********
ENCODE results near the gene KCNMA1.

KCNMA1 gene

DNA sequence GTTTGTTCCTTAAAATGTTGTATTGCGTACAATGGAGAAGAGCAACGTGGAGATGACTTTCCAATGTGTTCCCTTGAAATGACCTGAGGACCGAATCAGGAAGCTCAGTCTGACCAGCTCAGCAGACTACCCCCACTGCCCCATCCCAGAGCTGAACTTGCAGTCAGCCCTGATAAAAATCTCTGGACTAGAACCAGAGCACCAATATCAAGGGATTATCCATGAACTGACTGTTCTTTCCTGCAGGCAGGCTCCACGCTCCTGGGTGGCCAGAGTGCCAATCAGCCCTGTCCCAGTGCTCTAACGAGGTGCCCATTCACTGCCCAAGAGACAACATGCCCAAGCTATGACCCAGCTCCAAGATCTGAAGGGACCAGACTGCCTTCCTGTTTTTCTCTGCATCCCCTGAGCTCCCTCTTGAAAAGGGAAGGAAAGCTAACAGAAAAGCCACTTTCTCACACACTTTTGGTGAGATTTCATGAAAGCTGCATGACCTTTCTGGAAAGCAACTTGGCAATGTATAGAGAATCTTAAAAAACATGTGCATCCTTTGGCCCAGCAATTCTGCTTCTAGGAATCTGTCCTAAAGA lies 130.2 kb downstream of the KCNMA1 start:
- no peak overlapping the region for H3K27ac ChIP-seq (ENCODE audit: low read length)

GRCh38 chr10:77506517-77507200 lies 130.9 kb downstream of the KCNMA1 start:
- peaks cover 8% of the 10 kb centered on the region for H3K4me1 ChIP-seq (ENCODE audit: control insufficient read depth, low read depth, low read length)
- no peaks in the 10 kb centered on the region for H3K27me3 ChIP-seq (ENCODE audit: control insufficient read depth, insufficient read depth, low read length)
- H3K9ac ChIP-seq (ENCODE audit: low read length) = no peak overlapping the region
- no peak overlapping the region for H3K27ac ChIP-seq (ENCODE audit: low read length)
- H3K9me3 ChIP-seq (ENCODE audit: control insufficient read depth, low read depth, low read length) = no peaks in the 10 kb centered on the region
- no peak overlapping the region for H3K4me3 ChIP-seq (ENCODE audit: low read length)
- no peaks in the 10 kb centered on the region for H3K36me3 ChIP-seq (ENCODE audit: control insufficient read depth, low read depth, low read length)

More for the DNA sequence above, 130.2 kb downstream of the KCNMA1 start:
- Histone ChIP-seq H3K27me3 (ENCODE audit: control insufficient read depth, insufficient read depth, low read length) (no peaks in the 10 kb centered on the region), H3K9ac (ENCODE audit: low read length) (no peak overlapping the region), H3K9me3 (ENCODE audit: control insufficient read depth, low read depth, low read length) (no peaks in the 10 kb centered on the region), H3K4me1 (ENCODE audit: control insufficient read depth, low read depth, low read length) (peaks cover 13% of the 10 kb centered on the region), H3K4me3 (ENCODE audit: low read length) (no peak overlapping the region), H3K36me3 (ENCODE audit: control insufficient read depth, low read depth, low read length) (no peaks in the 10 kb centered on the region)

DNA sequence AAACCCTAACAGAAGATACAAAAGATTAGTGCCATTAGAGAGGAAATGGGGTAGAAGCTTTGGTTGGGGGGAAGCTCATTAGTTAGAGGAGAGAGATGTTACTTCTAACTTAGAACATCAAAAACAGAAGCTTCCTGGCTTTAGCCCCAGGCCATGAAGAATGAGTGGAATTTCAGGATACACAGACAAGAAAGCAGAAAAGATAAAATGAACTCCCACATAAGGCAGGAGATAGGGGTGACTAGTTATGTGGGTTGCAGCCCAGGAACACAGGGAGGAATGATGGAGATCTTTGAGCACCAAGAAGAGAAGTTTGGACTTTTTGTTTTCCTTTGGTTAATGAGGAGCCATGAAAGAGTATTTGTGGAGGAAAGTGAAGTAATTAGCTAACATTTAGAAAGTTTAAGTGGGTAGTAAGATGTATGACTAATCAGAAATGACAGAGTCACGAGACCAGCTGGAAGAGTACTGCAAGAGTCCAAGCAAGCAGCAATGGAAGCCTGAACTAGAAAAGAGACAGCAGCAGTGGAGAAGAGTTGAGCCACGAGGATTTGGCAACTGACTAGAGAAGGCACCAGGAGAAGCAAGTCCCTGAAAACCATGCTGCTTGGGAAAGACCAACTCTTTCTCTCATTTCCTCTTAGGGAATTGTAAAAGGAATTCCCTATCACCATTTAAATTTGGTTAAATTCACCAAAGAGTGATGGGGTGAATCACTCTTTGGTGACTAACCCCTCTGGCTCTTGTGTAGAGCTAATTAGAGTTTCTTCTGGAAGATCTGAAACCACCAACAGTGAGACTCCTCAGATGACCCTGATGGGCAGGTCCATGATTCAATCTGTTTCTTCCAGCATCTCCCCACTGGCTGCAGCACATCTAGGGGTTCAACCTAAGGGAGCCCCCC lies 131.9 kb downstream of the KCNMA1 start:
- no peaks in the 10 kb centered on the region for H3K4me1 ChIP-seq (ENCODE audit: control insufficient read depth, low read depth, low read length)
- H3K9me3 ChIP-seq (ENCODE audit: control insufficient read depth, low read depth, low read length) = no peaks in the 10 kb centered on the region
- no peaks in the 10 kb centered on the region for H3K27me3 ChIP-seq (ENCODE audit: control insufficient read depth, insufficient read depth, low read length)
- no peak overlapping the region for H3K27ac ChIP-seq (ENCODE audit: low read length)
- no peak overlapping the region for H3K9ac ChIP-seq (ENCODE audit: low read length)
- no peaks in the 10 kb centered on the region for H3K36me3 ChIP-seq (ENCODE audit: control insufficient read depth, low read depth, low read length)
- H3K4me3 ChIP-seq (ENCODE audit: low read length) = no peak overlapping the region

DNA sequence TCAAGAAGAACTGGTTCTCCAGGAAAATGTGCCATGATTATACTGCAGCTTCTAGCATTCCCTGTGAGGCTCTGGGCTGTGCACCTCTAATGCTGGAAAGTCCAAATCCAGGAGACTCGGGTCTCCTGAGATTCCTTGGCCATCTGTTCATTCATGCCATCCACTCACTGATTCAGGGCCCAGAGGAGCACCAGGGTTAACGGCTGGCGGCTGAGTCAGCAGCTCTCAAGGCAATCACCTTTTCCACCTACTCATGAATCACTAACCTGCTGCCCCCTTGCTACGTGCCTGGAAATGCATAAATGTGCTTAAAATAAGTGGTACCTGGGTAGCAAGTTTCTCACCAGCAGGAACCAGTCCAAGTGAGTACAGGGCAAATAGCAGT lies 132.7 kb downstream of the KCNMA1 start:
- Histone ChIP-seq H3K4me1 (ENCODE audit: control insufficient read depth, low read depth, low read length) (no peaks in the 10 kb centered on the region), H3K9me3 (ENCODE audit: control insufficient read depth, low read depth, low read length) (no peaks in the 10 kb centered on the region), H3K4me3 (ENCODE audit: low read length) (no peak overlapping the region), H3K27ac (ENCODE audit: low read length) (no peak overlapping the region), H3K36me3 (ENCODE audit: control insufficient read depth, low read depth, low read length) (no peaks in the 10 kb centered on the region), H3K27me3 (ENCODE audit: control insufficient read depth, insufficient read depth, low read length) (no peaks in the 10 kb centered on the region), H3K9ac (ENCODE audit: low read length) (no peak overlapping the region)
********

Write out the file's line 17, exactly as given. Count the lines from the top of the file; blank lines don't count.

- H3K9me3 ChIP-seq (ENCODE audit: control insufficient read depth, low read depth, low read length) = no peaks in the 10 kb centered on the region